gopubmed logo
find other proteinsAll proteins
GoPubMed Proteins lists recent and important papers and reviews for proteins. Page last changed on 01 Mar 2015.

Microtubule-associated protein tau

MAPT, PHF-tau, FTDP-17
This gene encodes the microtubule-associated protein tau (MAPT) whose transcript undergoes complex, regulated alternative splicing, giving rise to several mRNA species. MAPT transcripts are differentially expressed in the nervous system, depending on stage of neuronal maturation and neuron type. MAPT gene mutations have been associated with several neurodegenerative disorders such as Alzheimer's disease, Pick's disease, frontotemporal dementia, cortico-basal degeneration and progressive supranuclear palsy. [provided by RefSeq, Jul 2008] (from NCBI)
Top mentioned proteins: CAN, AGE, HAD, H1, APP
Papers using MAPT antibodies
PANTHER: a library of protein families and subfamilies indexed by function
Jackson George R. et al., In Human Molecular Genetics, 2002
... FTDP-17 mutations in tau transgenic mice provoke lysosomal abnormalities ...
Cortical amino acidergic pathways in Alzheimer's disease
DeFelipe Javier et al., In Frontiers in Neuroanatomy, 1986
... (VGLUT-1, 1:5,000, AB5905: Chemicon); parvalbumin (PV, 1:1,000, AB11427: Abcam, Cambridge, United Kingdom); and an anti-human PHF-tau monoclonal antibody (clone AT8, 1:100, MN1020: Thermo Scientific; Waltham, MA, USA) ...
Papers on MAPT
Microtubule-associated protein tau (Mapt) is expressed in terminally differentiated odontoblasts and severely down-regulated in morphologically disturbed odontoblasts of Runx2 transgenic mice.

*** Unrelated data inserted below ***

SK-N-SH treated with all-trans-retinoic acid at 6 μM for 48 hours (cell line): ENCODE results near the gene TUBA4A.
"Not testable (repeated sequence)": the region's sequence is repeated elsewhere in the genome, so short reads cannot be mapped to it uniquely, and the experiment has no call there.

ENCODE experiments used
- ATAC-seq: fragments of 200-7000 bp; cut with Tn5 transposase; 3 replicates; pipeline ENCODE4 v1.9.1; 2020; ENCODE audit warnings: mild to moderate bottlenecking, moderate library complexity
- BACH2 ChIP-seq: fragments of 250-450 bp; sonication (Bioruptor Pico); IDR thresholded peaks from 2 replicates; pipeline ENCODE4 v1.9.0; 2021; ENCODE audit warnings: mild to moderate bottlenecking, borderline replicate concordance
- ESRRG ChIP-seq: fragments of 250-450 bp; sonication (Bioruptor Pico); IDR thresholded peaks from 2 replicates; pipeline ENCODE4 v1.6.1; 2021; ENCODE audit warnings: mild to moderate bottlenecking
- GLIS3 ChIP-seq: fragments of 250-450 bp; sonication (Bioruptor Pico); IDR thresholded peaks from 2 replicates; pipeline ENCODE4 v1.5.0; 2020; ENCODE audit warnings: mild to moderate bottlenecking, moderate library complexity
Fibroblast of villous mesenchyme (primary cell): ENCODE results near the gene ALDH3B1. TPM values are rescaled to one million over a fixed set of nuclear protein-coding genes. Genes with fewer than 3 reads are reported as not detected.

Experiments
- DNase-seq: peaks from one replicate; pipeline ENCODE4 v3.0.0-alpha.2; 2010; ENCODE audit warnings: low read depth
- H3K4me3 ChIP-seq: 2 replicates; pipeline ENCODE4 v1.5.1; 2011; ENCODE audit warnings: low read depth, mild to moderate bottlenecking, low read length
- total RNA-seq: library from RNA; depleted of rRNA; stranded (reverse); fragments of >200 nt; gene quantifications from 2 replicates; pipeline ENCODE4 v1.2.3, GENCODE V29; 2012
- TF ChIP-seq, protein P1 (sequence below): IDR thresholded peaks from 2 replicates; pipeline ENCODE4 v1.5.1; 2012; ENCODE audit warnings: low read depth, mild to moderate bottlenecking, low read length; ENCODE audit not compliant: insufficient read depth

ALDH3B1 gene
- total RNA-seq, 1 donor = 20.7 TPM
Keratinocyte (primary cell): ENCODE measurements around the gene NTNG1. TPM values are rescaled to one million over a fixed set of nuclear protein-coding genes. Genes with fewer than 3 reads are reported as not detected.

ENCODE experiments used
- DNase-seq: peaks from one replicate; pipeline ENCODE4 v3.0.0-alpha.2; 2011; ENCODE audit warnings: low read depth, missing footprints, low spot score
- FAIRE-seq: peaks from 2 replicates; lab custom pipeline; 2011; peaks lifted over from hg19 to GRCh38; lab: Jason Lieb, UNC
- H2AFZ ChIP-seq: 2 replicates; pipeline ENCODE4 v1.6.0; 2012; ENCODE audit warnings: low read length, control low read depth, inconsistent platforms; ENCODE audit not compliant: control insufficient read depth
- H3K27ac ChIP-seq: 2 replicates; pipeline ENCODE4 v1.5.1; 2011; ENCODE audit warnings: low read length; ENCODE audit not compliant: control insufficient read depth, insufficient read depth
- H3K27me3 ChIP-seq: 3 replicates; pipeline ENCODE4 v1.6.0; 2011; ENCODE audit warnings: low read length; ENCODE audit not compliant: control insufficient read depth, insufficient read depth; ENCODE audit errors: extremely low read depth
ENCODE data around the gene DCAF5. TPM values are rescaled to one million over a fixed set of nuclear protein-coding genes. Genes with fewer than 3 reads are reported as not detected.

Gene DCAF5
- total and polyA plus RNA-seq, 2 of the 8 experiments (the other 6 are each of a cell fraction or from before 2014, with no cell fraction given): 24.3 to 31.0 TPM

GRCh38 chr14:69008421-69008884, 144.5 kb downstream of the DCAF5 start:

Komori et al., Nagasaki, Japan. In Cell Tissue Res, 24 Mar 2015
Using microarray, we found that the gene expression of microtubule-associated protein tau (Mapt), a neuronal phosphoprotein with important roles in neuronal biology and microtubule dynamics and assembly, was high in wild-type molars but severely reduced in Tg(Col1a1-Runx2) molars.
Genome Modification Leads to Phenotype Reversal in Human Myotonic Dystrophy type 1 iPS-cell Derived Neural Stem Cells.
Ashizawa et al., Gainesville, United States. In Stem Cells, 20 Mar 2015
Alternative splicing of microtubule-associated protein tau (MAPT) and muscleblind-like (MBNL) proteins were analyzed to further monitor the phenotype reversal after genome modification.
Systematic review and meta-analysis of Japanese familial Alzheimer's disease and FTDP-17.
Ikeuchi et al., Niigata, Japan. In J Hum Genet, 19 Mar 2015
To address this issue, we conducted a systematic review and meta-analysis of Japanese FAD and frontotemporal dementia with parkinsonism linked to chromosome 17 (FTDP-17) by literature search.
Drosophila Models of Alzheimer's Disease: Advances, Limits, and Perspectives.
Tricoire et al., Paris, France. In J Alzheimers Dis, 19 Mar 2015
UNASSIGNED: Amyloid-β protein precursor (AβPP) and the microtubule-associated protein tau (MAPT) are the two key players involved in Alzheimer's disease (AD) and are associated with amyloid plaques and neurofibrillary tangles respectively, two key hallmarks of the disease.
Multiple system atrophy: the application of genetics in understanding etiology.
Singleton et al., Bethesda, United States. In Clin Auton Res, 17 Mar 2015
Naturally, genes and variants manifesting known associations with PD (and other phenotypically similar neurodegenerative disorders), including SNCA and MAPT, have been comprehensively investigated in MSA patient cohorts.
Presymptomatic cognitive and neuroanatomical changes in genetic frontotemporal dementia in the Genetic Frontotemporal dementia Initiative (GENFI) study: a cross-sectional analysis.
Rossor et al., London, United Kingdom. In Lancet Neurol, 03 Mar 2015
In about a third of patients, the disease is caused by autosomal dominant genetic mutations usually in one of three genes: progranulin (GRN), microtubule-associated protein tau (MAPT), or chromosome 9 open reading frame 72 (C9orf72).
Huntington's disease is a four-repeat tauopathy with tau nuclear rods.
Lucas et al., Madrid, Spain. In Nat Med, Aug 2014
An imbalance of tau isoforms containing either three or four microtubule-binding repeats causes frontotemporal dementia with parkinsonism linked to chromosome 17 (FTDP-17) in families with intronic mutations in the MAPT gene.